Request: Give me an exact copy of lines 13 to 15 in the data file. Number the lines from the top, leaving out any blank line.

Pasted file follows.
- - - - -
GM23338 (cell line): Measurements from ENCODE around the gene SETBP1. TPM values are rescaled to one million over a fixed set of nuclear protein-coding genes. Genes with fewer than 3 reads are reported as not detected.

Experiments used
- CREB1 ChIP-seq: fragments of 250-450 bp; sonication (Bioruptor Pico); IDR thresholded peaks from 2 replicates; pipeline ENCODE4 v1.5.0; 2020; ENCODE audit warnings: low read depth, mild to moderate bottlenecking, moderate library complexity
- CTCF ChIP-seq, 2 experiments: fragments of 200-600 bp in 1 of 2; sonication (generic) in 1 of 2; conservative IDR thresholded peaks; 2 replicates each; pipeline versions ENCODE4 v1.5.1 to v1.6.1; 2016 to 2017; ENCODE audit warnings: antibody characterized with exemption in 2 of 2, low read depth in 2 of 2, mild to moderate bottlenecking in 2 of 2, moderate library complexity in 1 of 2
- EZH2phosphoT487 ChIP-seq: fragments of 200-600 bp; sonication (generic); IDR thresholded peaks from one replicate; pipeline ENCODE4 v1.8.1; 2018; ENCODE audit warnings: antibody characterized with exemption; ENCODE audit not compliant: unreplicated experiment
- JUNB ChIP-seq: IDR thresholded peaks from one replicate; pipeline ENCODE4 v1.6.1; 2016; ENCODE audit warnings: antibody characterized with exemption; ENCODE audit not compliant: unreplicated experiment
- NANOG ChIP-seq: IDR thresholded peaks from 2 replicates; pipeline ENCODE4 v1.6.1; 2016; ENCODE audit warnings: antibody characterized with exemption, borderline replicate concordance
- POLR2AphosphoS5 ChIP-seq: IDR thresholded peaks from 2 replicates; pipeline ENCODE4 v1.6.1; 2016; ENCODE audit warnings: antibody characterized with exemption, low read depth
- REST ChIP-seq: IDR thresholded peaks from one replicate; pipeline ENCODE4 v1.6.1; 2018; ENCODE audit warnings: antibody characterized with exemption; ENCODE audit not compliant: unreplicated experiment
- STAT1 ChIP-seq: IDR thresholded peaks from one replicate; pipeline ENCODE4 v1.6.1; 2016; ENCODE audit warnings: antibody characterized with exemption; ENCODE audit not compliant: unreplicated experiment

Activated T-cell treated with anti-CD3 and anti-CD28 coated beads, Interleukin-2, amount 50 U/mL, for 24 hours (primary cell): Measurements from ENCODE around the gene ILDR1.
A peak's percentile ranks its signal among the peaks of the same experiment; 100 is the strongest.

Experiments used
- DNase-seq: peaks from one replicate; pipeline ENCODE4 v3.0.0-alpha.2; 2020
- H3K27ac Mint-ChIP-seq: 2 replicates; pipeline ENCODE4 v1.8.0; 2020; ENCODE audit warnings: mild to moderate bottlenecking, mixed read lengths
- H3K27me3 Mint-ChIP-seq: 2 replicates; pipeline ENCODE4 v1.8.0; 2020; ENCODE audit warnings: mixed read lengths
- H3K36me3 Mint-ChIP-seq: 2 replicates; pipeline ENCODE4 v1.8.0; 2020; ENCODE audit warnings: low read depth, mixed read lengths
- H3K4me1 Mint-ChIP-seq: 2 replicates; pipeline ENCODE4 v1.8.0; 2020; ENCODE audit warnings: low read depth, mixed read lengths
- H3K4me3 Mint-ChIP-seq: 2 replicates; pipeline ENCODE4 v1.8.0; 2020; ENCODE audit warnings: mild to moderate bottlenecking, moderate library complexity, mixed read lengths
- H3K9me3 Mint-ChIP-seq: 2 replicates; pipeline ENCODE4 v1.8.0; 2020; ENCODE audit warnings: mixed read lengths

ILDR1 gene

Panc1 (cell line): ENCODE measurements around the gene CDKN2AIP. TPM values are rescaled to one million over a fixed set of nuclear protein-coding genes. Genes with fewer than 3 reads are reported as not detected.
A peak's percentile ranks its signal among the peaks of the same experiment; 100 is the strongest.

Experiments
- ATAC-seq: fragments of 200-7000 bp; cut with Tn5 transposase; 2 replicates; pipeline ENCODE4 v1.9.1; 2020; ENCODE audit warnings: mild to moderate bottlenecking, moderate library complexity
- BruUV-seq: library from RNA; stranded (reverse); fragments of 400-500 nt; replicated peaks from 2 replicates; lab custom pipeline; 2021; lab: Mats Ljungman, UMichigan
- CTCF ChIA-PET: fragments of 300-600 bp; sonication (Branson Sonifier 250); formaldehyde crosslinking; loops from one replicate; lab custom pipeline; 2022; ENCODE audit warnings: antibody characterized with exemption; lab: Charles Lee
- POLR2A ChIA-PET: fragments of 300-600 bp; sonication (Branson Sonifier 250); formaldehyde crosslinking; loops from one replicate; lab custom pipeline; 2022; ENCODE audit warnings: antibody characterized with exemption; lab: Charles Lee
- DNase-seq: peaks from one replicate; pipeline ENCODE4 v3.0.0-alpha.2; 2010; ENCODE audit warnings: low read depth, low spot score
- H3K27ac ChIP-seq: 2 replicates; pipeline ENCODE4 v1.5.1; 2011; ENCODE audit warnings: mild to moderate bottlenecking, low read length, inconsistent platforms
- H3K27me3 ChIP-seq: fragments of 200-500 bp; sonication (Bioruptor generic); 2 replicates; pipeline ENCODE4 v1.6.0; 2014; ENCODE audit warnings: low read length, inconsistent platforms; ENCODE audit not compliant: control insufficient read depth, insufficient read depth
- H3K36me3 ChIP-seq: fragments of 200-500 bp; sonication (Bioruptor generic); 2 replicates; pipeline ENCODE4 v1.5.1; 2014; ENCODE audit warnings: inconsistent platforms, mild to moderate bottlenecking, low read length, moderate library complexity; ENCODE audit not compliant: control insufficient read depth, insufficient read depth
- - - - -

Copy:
Experiments used
- DNase-seq: peaks from one replicate; pipeline ENCODE4 v3.0.0-alpha.2; 2020
- H3K27ac Mint-ChIP-seq: 2 replicates; pipeline ENCODE4 v1.8.0; 2020; ENCODE audit warnings: mild to moderate bottlenecking, mixed read lengths